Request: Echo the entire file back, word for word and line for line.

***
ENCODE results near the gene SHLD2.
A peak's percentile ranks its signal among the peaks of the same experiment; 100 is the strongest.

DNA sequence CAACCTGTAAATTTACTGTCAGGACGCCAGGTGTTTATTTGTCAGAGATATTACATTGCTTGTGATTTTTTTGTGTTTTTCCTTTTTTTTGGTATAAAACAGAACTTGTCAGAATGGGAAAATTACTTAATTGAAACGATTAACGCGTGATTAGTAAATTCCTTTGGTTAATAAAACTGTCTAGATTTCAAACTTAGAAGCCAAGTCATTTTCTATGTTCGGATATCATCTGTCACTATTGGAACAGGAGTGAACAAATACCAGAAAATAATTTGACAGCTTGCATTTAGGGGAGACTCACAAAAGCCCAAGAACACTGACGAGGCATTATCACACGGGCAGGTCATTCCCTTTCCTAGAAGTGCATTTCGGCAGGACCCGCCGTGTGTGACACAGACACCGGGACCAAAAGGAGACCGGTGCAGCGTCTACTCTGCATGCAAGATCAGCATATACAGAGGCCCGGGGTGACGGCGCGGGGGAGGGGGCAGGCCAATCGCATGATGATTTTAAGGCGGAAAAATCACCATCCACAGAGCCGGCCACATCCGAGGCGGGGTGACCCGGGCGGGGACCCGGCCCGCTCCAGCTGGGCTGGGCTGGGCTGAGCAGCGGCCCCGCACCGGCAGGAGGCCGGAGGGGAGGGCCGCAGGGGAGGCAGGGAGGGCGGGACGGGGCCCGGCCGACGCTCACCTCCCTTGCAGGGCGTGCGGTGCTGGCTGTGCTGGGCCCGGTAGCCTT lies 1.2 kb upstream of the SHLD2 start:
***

ENCODE results near the gene SHLD2.
A peak's percentile ranks its signal among the peaks of the same experiment; 100 is the strongest.

DNA sequence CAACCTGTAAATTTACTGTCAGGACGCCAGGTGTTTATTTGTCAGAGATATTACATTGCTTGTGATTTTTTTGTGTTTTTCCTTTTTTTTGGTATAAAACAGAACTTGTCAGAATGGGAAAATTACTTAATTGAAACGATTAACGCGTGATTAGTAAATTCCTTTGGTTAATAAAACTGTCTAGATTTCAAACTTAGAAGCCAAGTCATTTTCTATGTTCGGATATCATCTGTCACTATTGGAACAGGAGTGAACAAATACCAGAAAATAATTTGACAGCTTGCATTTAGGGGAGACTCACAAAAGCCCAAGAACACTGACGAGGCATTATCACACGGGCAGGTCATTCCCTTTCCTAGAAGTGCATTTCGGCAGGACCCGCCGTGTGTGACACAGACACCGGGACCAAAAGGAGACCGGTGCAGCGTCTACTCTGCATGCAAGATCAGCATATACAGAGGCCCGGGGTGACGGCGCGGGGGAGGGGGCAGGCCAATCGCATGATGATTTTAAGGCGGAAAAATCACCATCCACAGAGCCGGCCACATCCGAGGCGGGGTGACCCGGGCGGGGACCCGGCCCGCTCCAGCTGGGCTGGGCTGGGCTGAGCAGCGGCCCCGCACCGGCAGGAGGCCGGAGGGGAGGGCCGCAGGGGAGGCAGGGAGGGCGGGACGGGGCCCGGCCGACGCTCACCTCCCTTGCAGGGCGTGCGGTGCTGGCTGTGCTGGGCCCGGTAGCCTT lies 1.2 kb upstream of the SHLD2 start: